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Meeting the needs of the healthcare sector

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OET is a well-respected international English language test for the healthcare sector. Established in the late 1980s under contract to the Australian Federal Government, OET continues to remain relevant through continuous research and validation.

Since 2013 OET has been owned by Cambridge Box Hill Language Assessment, a venture between Cambridge Assessment English and Box Hill Institute. Box Hill Institute is a leading Australian vocational and higher education provider, active both in Australia and overseas.

 

Healthcare professionals

 If you want to work or study in healthcare in the UK, Ireland, Australia, New Zealand, Ukraine, Dubai, Singapore or Namibia, you need OET. By taking OET you will prove you have the right level of English plus you’ll be learning the kind of language you will need every day at work.

Healthcare professionals choose OET because:

  • OET uses real healthcare scenariosso you’ll feel more confident on test day.
  • OET is widely recognisedas proof of English proficiency for registration, study and work in the healthcare sector, as well as for visas in some countries.
  • OET helps you develop language skills for success in your career.
  • It’s easy to prepare for the test using the OET Preparation Portal.

Candidates receive a Statement of Results which shows their score for each of the four sub-tests, on a scale from 0 to 500. Each of the four sub-tests is assessed in a specific way.

 

 

 

Listening and Reading

Answer booklets for Listening Part A and for Reading Part A are marked by trained OET Assessors. These answer booklets are assigned to OET Assessors at random to avoid any conflict of interest. Answer booklets for Reading and Listening Parts B and C are computer scanned and automatically scored.

Listening and Reading Assessors use a detailed marking guide which sets out which answers receive marks and how the marks are counted. Assessors use this guide to decide for each question whether candidates have provided enough correct information to be given the mark or marks available. Assessors are monitored for accuracy and consistency, and candidates’ Part A answers are marked by at least two different assessors.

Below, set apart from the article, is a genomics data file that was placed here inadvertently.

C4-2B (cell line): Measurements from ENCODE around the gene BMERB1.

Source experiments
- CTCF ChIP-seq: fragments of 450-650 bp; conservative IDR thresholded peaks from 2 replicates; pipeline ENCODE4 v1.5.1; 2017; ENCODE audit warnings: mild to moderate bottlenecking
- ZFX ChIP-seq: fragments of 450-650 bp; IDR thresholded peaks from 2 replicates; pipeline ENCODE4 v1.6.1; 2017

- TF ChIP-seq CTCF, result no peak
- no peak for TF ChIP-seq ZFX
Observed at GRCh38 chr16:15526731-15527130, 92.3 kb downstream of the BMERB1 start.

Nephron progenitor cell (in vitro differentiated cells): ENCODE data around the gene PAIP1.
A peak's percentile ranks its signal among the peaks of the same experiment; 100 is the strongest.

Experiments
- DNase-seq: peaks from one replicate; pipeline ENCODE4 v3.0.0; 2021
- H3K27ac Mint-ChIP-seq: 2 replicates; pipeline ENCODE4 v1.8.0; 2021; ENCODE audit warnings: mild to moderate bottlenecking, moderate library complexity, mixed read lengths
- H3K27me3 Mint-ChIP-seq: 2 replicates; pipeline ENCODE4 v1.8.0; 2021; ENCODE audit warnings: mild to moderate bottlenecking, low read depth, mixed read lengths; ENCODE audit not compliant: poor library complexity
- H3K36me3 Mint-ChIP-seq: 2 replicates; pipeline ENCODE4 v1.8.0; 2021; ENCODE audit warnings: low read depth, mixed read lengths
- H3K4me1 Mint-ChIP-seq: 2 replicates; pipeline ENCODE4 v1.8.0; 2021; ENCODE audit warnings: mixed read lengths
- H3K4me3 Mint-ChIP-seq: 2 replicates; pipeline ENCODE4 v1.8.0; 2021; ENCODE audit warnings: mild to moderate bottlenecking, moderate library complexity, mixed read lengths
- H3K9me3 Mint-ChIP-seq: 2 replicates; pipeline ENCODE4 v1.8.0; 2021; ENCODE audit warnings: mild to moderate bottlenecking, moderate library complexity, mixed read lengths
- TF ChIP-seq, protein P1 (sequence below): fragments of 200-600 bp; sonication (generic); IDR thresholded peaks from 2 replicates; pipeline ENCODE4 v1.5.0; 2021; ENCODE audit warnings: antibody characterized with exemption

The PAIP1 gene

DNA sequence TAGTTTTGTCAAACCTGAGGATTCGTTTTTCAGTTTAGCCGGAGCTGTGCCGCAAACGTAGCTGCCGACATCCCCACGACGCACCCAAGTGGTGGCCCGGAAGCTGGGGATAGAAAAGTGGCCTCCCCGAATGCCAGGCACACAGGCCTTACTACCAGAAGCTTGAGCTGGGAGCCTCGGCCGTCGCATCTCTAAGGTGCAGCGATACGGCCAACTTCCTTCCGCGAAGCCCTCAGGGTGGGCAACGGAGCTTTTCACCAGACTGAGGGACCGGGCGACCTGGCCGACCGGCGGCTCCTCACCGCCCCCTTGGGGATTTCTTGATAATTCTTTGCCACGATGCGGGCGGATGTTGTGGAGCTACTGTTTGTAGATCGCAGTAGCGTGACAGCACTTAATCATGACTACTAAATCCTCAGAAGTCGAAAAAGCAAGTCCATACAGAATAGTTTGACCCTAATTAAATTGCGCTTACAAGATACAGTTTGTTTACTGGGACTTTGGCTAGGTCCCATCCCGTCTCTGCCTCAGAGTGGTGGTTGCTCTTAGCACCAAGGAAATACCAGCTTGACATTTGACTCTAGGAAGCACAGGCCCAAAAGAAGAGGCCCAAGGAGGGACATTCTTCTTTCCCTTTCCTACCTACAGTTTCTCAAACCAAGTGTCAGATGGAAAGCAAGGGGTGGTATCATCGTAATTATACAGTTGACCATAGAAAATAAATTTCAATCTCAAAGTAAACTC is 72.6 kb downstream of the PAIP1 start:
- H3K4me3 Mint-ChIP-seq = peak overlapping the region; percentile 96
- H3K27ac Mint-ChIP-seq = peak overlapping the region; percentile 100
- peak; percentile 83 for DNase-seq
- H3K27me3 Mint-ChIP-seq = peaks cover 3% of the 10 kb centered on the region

01 PHOTO 01 OET results table with IELTS 683x1024

Writing and Speaking

Candidates’performances on the Writing and Speaking sub-tests are each rated by at least two trained Assessors. Audio files and scripts are assigned to Assessors at random to avoid any conflict of interest.

Writing and Speaking Assessors are monitored for accuracy and consistency, and the scores they award are adjusted to take into account any leniency or severity. If two Assessors award different scores to a candidate’s performance, script and/or audio file will be referred to at least one other senior Assessor not previously involved in the assessment.

For the Writing sub-test, each Assessor scores candidates’ performance according to six criteria: Purpose, Content, Conciseness & Clarity, Genre & Style, Organisation & Layout, and Language. The six criteria are assessed on a scale from 0 to 6 and are equally weighted. A score of 350 for Writing requires a high level of performance on all six criteria.

For the Speaking sub-test, each Assessor scores candidates’ performance according to nine criteria. The four linguistically-oriented criteria are Intelligibility, Fluency, Appropriateness of Language, and Resources of Grammar and Expression. They are assessed on a scale from 0 to 6. Clinical communication criteria include Indicators of Relationship Building, Indicators of Understanding & Incorporating the Patient’s Perspective, Indicators of Providing Structure, Indicators for Information Gathering and Indicators for Information Giving. They are assessed on a scale from 0 to 3. A high level of performance on all nine criteria is required in order to achieve a score of 350 on the speaking test.

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